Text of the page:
third (three areas to consider for side shell and three areas to consider for longitudinal bulkhead).
- Transverse bulkheads (forward and aft)
Areas of transverse bulkhead and attached stiffeners, in lower, middle and upper third (three
areas to consider for forward transverse bulkhead and three areas to consider for aft transverse
bulkhead).

Figure 1 Areas under consideration indicated for a wing ballast tank, from
one side, i.e. deck, side shell, longitudinal bulkhead and transverse bulkheads
Single-hull and Double-hull tanker Fore peak tanks
Areas of tank boundaries and attached structure, in upper, middle and lower third of tank (three
areas to consider).

Figure 2 Areas under consideration indicated for a fore peak ballast tank

Thickness Measurement And Close-Up Survey Guidance
Areas Under Consideration Part 8, Chapter 3

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Single-hull and Double-hull tanker After peak tanks
Areas of tank boundaries and attached structure, in lower and upper half of tank
(two areas to consider).

Figure 3 Areas under consideration indicated for an aft peak tank
8.3.3 Ballast tanks in ships other than oil tankers
Definitions of areas under consideration for ballast tanks and double-side skin spaces in ships
other than oil tankers, which are based on representative tank configuration, are as follows (also
illustrated for topside tanks, hopper tanks, double bottom tanks, side tanks, fore peak tanks and
after peak tanks in Figures 4 to 9 below, respectively):
Topside tanks
- Deck, vertical strake and bottom
Areas of deck, vertical strake and bottom plating with attached structure (one area to consider for
deck and vertical strake with attached structure and one area to consider for bottom).
- Side shell
Side shell with attached structure, in lower and upper or in lower, middle and upper depending on
the vertical height (two areas to consider for side shell, but if the vertical height is more than 15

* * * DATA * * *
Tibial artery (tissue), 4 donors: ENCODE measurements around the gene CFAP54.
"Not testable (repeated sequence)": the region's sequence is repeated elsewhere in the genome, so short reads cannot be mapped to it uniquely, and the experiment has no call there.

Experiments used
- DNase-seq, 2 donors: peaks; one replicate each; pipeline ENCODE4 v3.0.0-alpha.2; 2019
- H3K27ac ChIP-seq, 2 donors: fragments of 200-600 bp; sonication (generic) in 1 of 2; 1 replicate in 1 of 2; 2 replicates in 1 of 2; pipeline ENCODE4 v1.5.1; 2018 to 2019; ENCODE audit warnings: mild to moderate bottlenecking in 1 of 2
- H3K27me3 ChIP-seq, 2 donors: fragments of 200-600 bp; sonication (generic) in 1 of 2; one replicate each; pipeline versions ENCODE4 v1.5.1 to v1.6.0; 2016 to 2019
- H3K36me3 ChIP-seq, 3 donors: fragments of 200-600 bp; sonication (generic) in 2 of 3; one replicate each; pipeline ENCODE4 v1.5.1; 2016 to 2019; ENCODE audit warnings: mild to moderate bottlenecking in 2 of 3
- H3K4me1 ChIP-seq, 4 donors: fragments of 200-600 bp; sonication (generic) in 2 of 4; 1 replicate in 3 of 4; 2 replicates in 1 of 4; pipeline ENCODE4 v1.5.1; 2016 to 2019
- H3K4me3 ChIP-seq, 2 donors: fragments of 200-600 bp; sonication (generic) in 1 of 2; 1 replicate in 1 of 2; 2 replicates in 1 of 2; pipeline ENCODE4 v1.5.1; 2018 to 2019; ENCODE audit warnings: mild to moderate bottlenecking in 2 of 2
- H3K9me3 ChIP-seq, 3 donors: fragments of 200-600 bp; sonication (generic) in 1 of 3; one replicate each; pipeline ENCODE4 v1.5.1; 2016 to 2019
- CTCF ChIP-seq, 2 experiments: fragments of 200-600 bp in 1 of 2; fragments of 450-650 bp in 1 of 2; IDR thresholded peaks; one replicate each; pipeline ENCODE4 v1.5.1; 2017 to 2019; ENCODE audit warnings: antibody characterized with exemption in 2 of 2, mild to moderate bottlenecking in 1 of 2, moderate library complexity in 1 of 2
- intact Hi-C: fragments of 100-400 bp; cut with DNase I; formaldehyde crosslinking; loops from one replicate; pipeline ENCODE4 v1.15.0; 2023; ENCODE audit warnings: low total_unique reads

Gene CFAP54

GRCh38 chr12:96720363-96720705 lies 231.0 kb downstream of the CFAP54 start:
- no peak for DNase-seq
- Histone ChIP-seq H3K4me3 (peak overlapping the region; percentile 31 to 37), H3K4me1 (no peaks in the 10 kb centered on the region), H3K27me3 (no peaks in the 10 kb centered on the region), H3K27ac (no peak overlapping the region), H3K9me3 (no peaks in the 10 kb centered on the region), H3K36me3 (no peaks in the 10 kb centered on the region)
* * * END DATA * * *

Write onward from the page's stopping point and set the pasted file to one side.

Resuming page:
m, three areas to consider).
- Transverse bulkheads (forward and aft)
Areas of transverse bulkhead and attached stiffeners, in lower and upper or in lower, middle and
upper depending on the vertical height (two areas to consider for forward transverse bulkhead
and aft transverse bulkhead, but if the vertical height is more than 15 m, three areas to consider).

Figure 4 Areas under consideration indicated for a topside tank
Thickness Measurement And Close-Up Survey Guidance
Areas Under Consideration Part 8, Chapter 3

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Hopper tanks
- Hopper, side girder and bottom
Areas of hopper, side girder and bottom plating with attached structure (one area to consider for
bottom and side girder with attached structure and one area to consider for hopper).
- Side shell
Side shell, including bilge plating, with attached structure, in lower and upper or in lower, middle
and upper depending on the vertical height (two areas to consider for side shell, but if the vertical
height is more than 15 m, three areas to consider).
- Transverse bulkheads (forward and aft)
Areas of transverse bulkhead and attached stiffeners, in lower and upper or in lower, middle and
upper depending on the vertical height (two areas to consider for forward transverse bulkhead
and aft transverse bulkhead, but if the vertical height is more than 15 m, three areas to consider).

Figure 5 "Areas under consideration" indicated for a hopper tank
Double bottom tanks
Areas of tank boundaries and attached structure, in lower and upper half of tank (two areas to
consider).

Figure 6 "Areas under consideration" indicated for a double bottom tank
Thickness Measurement And Close-Up Survey Guidance
Areas Under Consideration Part 8, Chapter 3

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Side tanks
- Deck and bottom
Areas of deck and bottom plating with attached structure (one area to consider for deck and one